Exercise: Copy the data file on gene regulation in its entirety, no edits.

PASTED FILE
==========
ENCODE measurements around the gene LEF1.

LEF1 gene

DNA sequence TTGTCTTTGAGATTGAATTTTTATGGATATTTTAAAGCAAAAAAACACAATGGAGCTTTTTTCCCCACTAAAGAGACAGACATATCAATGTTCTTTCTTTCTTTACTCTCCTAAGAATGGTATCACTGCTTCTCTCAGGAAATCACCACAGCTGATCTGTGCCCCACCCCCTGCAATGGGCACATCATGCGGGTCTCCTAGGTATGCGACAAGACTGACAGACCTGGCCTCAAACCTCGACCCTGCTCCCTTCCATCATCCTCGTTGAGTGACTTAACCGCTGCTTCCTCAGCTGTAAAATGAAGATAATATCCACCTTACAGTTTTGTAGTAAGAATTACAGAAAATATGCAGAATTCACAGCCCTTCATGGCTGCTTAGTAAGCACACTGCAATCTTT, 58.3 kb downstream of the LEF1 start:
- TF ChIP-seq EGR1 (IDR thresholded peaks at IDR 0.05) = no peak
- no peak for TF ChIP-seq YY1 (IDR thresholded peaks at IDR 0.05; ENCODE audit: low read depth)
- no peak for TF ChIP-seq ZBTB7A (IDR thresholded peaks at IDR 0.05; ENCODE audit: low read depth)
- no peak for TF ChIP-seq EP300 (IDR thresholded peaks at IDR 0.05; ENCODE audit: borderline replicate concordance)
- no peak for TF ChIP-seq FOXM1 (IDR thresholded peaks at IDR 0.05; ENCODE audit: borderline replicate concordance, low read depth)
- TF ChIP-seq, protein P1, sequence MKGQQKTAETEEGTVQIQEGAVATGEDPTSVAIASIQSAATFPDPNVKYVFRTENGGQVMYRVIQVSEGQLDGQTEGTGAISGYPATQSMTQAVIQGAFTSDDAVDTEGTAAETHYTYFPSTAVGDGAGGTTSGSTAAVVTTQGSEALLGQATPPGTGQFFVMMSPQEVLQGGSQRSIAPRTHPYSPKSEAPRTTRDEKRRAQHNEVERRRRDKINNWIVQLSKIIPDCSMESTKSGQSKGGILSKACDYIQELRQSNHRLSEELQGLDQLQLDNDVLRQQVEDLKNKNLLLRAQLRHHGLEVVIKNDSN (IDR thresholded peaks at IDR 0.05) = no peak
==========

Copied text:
ENCODE measurements around the gene LEF1.

LEF1 gene

DNA sequence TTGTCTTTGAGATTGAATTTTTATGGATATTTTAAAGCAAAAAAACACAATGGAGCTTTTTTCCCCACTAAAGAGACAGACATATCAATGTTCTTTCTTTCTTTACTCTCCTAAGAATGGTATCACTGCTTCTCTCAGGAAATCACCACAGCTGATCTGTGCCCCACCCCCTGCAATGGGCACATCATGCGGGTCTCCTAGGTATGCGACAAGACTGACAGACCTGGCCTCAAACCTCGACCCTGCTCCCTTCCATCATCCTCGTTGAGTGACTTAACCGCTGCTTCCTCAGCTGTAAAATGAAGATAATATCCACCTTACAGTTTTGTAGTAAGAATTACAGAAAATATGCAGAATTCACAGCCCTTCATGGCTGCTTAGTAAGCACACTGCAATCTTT, 58.3 kb downstream of the LEF1 start:
- TF ChIP-seq EGR1 (IDR thresholded peaks at IDR 0.05) = no peak
- no peak for TF ChIP-seq YY1 (IDR thresholded peaks at IDR 0.05; ENCODE audit: low read depth)
- no peak for TF ChIP-seq ZBTB7A (IDR thresholded peaks at IDR 0.05; ENCODE audit: low read depth)
- no peak for TF ChIP-seq EP300 (IDR thresholded peaks at IDR 0.05; ENCODE audit: borderline replicate concordance)
- no peak for TF ChIP-seq FOXM1 (IDR thresholded peaks at IDR 0.05; ENCODE audit: borderline replicate concordance, low read depth)
- TF ChIP-seq, protein P1, sequence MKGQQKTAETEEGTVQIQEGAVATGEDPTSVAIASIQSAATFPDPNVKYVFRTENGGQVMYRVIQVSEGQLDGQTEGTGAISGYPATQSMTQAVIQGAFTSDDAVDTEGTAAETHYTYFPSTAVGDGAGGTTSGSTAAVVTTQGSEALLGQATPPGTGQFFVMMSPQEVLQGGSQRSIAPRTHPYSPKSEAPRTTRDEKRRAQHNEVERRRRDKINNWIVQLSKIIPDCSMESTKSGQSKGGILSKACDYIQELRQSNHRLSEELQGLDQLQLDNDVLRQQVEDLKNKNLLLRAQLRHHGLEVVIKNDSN (IDR thresholded peaks at IDR 0.05) = no peak